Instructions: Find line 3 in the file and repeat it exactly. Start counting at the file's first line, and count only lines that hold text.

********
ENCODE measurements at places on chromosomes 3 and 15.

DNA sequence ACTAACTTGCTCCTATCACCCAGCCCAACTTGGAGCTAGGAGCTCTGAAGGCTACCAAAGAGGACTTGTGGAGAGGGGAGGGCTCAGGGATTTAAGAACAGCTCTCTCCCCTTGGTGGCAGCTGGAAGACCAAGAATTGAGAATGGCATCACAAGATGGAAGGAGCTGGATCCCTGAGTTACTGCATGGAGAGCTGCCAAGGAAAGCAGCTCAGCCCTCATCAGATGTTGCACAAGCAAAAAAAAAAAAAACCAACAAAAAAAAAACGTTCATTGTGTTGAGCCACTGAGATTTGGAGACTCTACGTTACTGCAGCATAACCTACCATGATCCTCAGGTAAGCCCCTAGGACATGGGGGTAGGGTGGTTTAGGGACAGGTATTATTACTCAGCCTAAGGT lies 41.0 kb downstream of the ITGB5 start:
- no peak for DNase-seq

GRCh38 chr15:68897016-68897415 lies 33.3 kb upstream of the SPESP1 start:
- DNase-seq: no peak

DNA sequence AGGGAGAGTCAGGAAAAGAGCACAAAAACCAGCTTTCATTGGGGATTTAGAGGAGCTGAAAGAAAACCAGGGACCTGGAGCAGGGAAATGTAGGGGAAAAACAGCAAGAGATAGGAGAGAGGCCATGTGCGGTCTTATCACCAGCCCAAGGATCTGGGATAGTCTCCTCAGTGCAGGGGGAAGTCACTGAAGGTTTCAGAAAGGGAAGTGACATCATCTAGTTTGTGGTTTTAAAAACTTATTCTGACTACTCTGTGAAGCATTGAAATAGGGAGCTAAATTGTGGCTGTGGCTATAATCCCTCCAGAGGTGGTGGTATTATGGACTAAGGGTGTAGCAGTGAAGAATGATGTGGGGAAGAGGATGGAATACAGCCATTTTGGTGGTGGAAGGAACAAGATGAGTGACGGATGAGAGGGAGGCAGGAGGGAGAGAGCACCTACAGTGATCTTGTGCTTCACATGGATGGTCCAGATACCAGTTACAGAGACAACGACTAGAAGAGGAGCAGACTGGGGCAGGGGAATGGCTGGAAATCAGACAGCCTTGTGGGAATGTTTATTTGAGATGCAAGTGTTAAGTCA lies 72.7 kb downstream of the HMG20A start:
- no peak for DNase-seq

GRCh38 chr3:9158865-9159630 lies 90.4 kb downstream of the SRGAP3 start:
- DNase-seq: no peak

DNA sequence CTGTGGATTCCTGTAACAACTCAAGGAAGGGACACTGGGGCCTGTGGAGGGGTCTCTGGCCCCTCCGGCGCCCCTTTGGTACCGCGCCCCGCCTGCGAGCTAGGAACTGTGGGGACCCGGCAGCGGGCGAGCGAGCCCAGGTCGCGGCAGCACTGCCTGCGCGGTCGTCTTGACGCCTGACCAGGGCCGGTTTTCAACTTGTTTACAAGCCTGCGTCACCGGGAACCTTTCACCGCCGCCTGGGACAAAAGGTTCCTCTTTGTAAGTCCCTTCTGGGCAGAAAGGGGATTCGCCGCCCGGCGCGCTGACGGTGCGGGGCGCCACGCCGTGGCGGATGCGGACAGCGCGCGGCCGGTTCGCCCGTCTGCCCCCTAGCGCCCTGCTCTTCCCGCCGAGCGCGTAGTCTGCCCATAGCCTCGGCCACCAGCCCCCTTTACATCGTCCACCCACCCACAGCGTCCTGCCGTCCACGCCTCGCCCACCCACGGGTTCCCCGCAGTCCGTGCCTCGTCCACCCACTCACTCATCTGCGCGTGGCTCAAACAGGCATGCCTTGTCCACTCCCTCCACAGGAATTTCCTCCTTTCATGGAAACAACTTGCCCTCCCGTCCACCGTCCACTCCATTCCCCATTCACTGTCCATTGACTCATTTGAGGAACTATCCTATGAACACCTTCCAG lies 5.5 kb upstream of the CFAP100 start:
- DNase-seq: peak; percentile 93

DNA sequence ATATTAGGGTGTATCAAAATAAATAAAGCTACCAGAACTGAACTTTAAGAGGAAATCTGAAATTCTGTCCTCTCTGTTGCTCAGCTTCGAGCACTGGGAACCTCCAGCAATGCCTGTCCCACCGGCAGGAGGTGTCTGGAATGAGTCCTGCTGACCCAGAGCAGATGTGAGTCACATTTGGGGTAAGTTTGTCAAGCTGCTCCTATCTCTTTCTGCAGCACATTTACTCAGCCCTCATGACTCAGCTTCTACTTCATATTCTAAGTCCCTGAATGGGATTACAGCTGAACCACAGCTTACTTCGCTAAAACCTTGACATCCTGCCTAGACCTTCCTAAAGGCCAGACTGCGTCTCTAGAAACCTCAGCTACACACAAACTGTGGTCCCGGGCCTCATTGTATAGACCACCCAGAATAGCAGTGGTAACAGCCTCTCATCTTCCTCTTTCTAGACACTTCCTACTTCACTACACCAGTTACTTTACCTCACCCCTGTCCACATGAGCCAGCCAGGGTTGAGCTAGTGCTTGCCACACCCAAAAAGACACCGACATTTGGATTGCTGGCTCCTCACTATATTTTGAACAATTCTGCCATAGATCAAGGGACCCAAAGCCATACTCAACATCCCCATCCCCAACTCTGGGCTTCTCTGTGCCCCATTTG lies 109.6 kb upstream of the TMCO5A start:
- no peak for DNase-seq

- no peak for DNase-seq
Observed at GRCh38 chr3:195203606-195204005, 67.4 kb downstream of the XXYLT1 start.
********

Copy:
- no peak for DNase-seq